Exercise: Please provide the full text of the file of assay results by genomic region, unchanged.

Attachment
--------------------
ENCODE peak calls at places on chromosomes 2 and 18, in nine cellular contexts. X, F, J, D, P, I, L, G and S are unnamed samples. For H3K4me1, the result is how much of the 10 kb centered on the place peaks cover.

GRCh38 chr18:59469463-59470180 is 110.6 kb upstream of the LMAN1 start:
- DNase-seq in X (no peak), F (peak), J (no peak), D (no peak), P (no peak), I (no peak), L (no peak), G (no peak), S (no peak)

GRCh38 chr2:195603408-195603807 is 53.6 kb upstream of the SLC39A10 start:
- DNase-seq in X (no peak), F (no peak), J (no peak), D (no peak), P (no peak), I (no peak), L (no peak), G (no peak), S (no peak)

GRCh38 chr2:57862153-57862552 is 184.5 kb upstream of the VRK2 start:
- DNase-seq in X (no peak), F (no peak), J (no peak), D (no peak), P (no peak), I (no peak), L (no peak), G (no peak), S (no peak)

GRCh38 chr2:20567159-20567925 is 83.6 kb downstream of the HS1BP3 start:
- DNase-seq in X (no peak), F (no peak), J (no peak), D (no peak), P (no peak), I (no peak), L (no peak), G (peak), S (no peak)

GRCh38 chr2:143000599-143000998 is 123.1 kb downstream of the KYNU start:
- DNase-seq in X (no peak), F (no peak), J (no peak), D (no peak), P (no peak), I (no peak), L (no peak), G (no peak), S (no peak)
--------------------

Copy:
ENCODE peak calls at places on chromosomes 2 and 18, in nine cellular contexts. X, F, J, D, P, I, L, G and S are unnamed samples. For H3K4me1, the result is how much of the 10 kb centered on the place peaks cover.

GRCh38 chr18:59469463-59470180 is 110.6 kb upstream of the LMAN1 start:
- DNase-seq in X (no peak), F (peak), J (no peak), D (no peak), P (no peak), I (no peak), L (no peak), G (no peak), S (no peak)

GRCh38 chr2:195603408-195603807 is 53.6 kb upstream of the SLC39A10 start:
- DNase-seq in X (no peak), F (no peak), J (no peak), D (no peak), P (no peak), I (no peak), L (no peak), G (no peak), S (no peak)

GRCh38 chr2:57862153-57862552 is 184.5 kb upstream of the VRK2 start:
- DNase-seq in X (no peak), F (no peak), J (no peak), D (no peak), P (no peak), I (no peak), L (no peak), G (no peak), S (no peak)

GRCh38 chr2:20567159-20567925 is 83.6 kb downstream of the HS1BP3 start:
- DNase-seq in X (no peak), F (no peak), J (no peak), D (no peak), P (no peak), I (no peak), L (no peak), G (peak), S (no peak)

GRCh38 chr2:143000599-143000998 is 123.1 kb downstream of the KYNU start:
- DNase-seq in X (no peak), F (no peak), J (no peak), D (no peak), P (no peak), I (no peak), L (no peak), G (no peak), S (no peak)